Twilight as a meme: "The Nobel Vampire"
One definition of the word ""meme", is a work of art which is so influential that it alters the impression of a concept. In "The Twilight Saga" Stephany Meyer created a powerful new meme: "The Nobel Vampire" and in doing so she altered what we think of when we consider Vampires.
Part one: Can you think of examples (in currently popular books, movies, or TV) where other writers have adapted their characters to Stephanie Meyer's new "Nobel Monster?"
Part Two: How is Stephany's "Nobel Vampire" different from other "Good Beasts, in previous stories" ?
To answer the first part of your question, so many books in YA fiction are following the "noble monster" trend now. Maggie Stiefvater's Wolves of Mercy Falls trilogy, for instance, is an example that features a romantic "monster" hero and his beloved human girlfriend. While there are differences--the threats to their happiness in Twilight are predominantly supernatural while in Stiefvater's works the obstacles are largely societal (bad humans vs good monsters), for instance--there are also enough similarities to support these books as part of a larger trend.
In all honesty, I believe that what Meyer did with vampires is really following a path iin fiction and especially in fantasy fiction that has been brewing for years. Quite often in fantasy fiction it is the monsters or, in many cases the human freaks, who are noble while the normal or the powerful in society are corrupt. Think of Game of Thrones, a series which George R. R. Martin has been writing for many years. One could say that the celebrated and beknighted Jaime Lannister is not nearly as noble as his brother Tyrion the imp.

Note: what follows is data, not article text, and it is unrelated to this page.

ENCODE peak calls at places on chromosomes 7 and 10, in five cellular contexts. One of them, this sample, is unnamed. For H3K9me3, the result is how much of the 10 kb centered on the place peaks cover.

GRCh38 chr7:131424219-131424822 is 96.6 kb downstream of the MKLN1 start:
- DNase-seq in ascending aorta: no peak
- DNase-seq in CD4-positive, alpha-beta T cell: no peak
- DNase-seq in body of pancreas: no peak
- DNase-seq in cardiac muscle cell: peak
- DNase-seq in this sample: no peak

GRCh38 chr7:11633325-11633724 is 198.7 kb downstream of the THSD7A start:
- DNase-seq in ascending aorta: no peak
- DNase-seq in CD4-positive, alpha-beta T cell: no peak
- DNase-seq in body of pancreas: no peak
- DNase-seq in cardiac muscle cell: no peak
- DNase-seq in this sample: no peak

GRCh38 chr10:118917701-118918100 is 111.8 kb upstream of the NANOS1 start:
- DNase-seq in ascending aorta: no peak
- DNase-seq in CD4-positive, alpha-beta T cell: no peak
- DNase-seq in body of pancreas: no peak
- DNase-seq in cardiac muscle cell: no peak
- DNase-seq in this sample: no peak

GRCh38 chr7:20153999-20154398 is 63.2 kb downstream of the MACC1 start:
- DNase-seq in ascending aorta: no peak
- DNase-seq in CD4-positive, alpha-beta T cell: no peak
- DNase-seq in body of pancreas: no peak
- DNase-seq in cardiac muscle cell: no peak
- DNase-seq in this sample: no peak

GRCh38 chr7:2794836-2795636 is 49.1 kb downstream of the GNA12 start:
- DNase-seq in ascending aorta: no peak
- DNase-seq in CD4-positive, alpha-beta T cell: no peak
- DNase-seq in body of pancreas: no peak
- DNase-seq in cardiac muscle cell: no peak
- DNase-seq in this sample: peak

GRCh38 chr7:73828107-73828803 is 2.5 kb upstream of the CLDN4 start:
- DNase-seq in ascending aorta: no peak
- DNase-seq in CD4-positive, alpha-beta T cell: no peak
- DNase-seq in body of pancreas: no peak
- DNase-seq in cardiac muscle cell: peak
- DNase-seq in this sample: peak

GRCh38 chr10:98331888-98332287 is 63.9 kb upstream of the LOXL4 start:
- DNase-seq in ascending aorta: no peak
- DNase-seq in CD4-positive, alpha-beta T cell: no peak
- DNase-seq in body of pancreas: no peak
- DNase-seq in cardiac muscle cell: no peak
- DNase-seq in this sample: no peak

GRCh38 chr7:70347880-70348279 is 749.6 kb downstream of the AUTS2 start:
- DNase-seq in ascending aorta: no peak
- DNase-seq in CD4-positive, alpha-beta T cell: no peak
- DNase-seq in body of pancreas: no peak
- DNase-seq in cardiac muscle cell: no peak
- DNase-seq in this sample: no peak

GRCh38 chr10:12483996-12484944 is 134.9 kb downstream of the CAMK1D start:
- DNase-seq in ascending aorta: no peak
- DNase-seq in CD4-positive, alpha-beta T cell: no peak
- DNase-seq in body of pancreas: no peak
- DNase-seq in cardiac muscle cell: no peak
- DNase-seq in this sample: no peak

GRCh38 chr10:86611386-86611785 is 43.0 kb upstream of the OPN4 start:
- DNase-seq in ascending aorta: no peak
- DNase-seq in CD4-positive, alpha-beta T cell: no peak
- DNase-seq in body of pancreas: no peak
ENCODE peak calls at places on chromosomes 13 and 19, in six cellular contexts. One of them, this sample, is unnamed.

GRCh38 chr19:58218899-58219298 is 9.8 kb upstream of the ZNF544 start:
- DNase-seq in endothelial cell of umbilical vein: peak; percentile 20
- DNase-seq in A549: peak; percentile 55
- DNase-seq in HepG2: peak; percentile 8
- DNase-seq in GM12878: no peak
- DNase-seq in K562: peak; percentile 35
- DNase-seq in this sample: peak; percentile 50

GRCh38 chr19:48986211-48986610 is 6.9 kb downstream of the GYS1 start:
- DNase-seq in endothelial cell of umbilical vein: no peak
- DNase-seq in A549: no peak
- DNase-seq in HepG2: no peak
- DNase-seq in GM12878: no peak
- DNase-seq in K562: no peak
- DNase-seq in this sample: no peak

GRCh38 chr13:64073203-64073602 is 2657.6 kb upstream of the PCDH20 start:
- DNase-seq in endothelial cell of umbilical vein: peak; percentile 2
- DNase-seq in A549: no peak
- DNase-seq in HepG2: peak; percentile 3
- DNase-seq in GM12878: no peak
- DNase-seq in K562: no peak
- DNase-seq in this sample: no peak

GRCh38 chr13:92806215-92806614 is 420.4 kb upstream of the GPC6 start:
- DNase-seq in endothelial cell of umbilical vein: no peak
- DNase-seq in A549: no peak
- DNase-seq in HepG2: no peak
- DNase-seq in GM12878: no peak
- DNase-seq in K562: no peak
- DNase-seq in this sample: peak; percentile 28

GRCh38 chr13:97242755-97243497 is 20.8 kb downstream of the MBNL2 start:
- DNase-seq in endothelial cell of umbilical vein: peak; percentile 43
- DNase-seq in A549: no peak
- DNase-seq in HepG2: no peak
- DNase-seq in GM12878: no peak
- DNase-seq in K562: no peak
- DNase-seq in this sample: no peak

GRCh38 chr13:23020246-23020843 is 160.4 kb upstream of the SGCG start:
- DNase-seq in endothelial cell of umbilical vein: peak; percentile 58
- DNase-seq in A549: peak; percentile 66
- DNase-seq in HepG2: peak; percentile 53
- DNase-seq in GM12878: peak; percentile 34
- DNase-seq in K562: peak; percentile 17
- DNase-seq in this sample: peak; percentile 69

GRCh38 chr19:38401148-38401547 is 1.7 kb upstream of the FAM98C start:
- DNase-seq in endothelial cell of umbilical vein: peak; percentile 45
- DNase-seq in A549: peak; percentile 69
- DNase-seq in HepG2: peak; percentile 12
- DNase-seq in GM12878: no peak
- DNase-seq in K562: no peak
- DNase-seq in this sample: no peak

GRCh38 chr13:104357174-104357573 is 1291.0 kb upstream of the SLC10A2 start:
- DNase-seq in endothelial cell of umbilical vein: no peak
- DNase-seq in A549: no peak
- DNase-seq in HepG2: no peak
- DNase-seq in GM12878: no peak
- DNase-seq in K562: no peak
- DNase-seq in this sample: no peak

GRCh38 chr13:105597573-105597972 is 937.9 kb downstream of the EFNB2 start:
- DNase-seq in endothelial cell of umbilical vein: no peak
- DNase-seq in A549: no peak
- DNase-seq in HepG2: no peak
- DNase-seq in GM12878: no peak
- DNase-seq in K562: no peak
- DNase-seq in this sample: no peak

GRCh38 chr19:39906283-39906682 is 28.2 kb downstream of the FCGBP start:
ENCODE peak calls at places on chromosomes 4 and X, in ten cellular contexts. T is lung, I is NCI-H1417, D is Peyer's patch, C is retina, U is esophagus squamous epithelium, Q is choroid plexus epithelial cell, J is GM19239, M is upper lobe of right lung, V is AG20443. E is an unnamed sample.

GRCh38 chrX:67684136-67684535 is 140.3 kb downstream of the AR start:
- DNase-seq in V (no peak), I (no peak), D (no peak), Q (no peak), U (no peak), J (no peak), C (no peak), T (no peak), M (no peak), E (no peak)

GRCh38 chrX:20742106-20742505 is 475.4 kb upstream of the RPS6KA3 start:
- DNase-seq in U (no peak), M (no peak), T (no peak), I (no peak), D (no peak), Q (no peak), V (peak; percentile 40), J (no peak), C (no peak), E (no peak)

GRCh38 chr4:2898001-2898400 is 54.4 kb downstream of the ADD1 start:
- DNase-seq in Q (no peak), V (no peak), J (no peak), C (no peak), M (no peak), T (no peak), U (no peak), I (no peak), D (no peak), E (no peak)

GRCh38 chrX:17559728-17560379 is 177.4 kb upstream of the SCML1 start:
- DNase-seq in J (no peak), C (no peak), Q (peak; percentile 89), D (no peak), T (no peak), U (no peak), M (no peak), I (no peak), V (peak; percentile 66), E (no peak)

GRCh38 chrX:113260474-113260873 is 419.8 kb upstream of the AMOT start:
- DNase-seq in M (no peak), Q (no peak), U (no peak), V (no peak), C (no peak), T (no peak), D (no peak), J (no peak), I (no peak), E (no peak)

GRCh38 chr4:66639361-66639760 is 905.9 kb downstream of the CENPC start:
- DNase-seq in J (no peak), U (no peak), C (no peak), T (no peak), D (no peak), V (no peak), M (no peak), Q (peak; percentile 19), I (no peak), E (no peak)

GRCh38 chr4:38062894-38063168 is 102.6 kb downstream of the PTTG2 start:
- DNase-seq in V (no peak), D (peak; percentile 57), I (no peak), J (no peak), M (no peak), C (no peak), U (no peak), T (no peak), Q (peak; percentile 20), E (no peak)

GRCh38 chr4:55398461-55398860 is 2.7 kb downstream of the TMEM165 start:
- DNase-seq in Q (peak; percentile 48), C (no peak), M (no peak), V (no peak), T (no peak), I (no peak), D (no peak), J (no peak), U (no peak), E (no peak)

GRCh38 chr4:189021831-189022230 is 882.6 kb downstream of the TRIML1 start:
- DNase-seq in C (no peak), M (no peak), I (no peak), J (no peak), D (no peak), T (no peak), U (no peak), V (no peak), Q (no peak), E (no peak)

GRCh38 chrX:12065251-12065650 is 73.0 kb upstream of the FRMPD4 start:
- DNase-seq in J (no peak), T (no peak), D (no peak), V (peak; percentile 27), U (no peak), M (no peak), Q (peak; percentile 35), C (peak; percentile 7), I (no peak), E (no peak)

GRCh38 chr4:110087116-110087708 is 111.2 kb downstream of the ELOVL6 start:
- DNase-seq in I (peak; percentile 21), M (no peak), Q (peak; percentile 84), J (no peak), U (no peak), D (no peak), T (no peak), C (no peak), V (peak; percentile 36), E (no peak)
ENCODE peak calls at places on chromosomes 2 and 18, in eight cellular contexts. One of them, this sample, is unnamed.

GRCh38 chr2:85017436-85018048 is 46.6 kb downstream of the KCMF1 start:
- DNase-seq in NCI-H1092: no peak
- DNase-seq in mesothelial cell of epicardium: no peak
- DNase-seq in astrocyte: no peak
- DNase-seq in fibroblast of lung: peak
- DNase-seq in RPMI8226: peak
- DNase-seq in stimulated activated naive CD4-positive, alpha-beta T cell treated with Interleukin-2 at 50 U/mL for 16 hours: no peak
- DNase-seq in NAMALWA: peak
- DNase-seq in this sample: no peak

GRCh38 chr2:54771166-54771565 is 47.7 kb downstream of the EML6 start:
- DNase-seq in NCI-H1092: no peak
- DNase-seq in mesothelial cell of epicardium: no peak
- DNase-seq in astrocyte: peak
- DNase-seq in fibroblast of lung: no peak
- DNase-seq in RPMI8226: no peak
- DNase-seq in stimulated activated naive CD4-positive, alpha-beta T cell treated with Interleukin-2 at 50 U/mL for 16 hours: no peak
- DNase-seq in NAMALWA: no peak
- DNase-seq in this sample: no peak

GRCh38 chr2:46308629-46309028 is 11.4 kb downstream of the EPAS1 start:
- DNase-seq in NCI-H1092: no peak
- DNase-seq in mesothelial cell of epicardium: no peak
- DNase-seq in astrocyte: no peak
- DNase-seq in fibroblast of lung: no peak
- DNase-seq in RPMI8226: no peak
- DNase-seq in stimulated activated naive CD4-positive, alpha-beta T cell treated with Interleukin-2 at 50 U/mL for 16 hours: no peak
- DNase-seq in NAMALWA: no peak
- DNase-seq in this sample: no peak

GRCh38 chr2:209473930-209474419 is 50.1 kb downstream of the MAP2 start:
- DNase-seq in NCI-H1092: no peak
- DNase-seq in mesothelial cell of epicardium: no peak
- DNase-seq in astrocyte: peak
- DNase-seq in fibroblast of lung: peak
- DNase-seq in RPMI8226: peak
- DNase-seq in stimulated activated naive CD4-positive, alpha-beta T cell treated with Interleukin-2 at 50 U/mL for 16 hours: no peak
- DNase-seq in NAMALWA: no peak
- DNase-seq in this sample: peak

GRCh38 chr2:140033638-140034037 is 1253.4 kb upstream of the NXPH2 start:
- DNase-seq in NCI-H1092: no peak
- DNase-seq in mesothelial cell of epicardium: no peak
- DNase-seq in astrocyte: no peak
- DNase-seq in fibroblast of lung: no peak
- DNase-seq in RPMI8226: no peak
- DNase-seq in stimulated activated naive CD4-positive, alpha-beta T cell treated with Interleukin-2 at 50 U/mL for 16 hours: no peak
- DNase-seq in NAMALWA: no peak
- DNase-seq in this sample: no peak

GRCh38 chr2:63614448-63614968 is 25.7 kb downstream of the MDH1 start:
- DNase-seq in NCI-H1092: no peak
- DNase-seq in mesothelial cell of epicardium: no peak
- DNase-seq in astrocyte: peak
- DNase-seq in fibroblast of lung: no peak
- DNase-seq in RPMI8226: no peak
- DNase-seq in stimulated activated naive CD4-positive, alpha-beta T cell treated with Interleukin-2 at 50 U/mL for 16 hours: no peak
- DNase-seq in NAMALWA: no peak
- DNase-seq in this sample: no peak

This trend is not new. The movie E.T. featured an alien who was gentle and kind versus the humans who would exploit him.
Popular entertainment has many examples of this type of "other" vs mankind story where it is the humans who are less than noble. One current example which is particularly relevant to Twilight is the TV series The Vampire Diaries. The vampire characters in this series range from angelic to evil, but they all have a common enemy--the townspeople of Mystic Falls who have been hunting them for hundreds of years. While there are many, many differences between Twilight and TVD, there is still a common element--humans, especially the adult ones, must not find out the truth. This is a trend in YA fiction especially--it is the younger generation who are most accepting of these "others" and the older generation who generally seeks to destroy what they do not understand.
Stephenie may have been among the first to give vampires the "noble monster" treatment. But I honestly don't believe she started the trend.